2.9.1 [17] and Pellet 2.3.0 [14]. All three inference en-
gines are available for free for research purposes. All of
them were able to process the reasoning tasks for all 15
Copyright © 2012 SciRes. JSEA
A Partial Formalization of the CMMI-DEV—A Capability Maturity Model for Development
Copyright © 2012 SciRes. JSEA
Table 2. Test cases.
O1 O2 O3 O4 O5 O6 O7 O8 O9 O10 O11 O12 O13 O14 O15
AppR 3 5 3 5 5 3 2 5 2 3 2 5 3 2 5
Table 3. Legend for the test cases from Table 2.
Acronym Description Acronym Description
AppR Appraisal Result OPF Organizational Process Focus
REQM Requirements Management OPD Organizational Process Def.
PP Project Planning OT Organizational Training
PMC Project Monitoring and Cntrl IPM Integrated Project Mngmnt
SAM Supplier Agreement Mngmnt RSKM Risk Management
MA Measurement and Analysis DAR Decision Analysis & Resol.
PPQA Process & Prod. Qual. Assrn. OPP Organizational Proc. Perf.
CM Configuration Management QPM Quality Project Mngmnt
RD Requirements Development OPM Org. Performance Mngm nt
TS Technical Solution CAR Causal An aly sis & Resol.
PI Product Integration S Satisfied
VER Verification NA Not Applicable
VAL Validation OS Out of Scope
A Partial Formalization of the CMMI-DEV—A Capability Maturity Model for Development
cases within seconds. All the test cases resulted in correct
(expected) inference. In other words, for all the fifteen
test cases listed in Table 2, BaseVISor, OWLIM and
Pellet derived that the organizations satisfied the levels
specified in the table, as well as all the levels below the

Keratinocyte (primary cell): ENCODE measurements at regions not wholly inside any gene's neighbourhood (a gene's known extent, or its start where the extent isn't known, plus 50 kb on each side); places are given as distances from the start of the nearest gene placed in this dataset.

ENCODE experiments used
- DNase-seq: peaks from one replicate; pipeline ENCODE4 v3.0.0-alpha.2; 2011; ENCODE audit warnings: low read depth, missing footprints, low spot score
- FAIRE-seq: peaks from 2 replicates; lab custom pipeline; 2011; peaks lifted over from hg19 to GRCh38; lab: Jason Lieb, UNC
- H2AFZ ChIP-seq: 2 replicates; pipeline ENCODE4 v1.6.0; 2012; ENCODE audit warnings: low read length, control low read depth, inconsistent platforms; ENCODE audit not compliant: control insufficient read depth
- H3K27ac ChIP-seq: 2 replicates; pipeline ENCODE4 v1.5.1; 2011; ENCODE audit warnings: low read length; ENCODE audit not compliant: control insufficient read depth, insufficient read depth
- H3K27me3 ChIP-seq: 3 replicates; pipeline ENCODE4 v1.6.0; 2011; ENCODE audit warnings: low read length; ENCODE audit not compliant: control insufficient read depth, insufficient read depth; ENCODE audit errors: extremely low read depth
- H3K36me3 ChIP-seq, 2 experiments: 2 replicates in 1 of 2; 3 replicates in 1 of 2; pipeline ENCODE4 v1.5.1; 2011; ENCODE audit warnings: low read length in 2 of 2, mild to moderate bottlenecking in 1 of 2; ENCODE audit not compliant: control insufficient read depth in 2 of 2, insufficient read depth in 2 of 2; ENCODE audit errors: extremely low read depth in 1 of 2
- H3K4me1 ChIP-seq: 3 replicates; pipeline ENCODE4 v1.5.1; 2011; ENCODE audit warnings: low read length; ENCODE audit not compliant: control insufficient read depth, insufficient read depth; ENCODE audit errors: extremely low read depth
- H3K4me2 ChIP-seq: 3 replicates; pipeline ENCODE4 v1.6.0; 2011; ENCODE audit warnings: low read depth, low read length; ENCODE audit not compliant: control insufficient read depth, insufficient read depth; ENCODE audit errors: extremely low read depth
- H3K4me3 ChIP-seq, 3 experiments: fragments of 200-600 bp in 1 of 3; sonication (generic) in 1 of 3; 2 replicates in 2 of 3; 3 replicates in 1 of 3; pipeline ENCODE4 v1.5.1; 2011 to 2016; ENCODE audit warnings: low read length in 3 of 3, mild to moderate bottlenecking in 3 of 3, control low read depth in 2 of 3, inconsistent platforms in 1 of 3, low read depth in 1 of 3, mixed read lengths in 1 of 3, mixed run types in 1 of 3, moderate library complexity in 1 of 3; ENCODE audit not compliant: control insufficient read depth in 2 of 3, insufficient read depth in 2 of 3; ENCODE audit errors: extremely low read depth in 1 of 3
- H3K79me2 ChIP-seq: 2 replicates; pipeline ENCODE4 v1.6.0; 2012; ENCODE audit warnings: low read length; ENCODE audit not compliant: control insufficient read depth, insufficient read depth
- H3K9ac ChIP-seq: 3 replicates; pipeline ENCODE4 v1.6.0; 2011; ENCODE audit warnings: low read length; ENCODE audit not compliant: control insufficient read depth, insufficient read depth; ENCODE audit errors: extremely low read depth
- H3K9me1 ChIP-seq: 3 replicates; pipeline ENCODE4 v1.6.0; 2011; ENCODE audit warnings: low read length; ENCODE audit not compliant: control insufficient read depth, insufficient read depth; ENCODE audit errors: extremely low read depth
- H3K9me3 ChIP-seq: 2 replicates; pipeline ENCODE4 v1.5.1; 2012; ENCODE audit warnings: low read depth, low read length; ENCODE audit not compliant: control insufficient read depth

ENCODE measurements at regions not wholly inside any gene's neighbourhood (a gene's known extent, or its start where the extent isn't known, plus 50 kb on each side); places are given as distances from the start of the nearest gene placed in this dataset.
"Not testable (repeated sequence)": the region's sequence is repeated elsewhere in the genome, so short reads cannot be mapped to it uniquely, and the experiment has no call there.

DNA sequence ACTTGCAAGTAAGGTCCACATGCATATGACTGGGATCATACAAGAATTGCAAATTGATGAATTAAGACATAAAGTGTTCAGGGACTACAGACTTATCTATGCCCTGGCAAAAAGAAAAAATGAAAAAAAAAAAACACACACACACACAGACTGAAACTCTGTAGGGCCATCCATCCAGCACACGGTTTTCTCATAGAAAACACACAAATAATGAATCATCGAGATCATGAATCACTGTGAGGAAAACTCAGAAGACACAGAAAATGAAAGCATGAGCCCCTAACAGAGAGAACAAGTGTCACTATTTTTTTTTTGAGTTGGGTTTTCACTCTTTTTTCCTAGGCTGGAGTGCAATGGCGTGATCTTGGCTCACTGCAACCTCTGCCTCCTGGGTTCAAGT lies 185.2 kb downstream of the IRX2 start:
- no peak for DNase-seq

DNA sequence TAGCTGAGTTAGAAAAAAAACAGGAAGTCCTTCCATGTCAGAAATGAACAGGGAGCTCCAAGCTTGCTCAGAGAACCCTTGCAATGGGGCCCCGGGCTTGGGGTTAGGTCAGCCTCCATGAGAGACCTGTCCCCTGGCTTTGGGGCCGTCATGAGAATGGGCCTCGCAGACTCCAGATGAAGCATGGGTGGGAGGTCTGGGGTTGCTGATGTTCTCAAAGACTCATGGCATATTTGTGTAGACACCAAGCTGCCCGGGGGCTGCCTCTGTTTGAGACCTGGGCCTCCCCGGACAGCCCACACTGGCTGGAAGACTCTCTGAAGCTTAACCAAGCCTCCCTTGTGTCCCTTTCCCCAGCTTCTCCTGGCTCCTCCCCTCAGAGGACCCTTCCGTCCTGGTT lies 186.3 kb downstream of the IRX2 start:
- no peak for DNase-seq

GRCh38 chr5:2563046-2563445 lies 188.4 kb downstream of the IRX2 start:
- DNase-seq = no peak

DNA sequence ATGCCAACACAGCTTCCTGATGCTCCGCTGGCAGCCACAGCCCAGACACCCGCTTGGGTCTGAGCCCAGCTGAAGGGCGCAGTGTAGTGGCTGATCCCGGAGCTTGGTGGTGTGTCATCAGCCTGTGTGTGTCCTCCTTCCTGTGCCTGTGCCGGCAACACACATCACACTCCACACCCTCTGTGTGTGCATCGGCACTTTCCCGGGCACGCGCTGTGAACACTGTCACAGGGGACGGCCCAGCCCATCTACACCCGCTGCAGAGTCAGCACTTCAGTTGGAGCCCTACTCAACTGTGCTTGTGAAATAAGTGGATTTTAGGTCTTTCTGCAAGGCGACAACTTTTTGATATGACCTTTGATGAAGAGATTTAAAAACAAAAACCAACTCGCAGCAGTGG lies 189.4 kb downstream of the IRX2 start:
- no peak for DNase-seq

highest level.
5. Related Work
Our literature search has identified a number of efforts on
implementing formal ontologies for software engineering
in general ([21]). However, our interest was specifically
related to the use of automatic inference of the CMMI-
DEV maturity levels of software engineering processes.
Below we list the efforts that are related to the use of
ontologies for software engineering process improvement
in general and the CMMI-DEV model in particular.
The work reported in this paper is based on, and is an
extension of, the (unpu blished ) work reported at th e 2006
ISWC Workshop on Semantic Web Enabled Software
Engineering (SWESE) [22]. The ontology described in
[22] was modified to account for the migration of the
CMMI-SW [23] to CMMI-DEV V.1.3 [7].
Mendes and Abran [24 ] have initiated a project for the
development of a software engineering domain ontology
based on the Software Engineering Body of Knowledge
(SWEBoK) [25]. Although OWL was used to implement
the ontology, we were not able to access the ontology
and possibly base our ontology on some results of this
work. Moreover, the goal of the development of the
SWEBoK ontology was different than ours. As stated in
[24], their project had five objectives: “characterizing the
software engineering discipline contents; providing ac-
cess in terms of topics to the software engineering bo d y o f
knowledge; promoting a consistent view of software en-
gineering; clarifying the location and setting the bo u n da r i e s
of software engineering with respect to other related dis-
ciplines; creating a basis for curriculum development and
individual cert i fi cat i on.”
Liao, Qu and Leung [26] introduced an ontology named
Software Process Ontology (SPO) to express software
processes at the conceptual level. The focus of this on-
tology was on the software engineering process and the
integration of various process assessment paradigms. For
this reason, the ontology has two subclasses for linking
SPO with ontologies for CMMI and ISO/IEC 15504.
However, to the best of ou r knowledge, this ontolog y did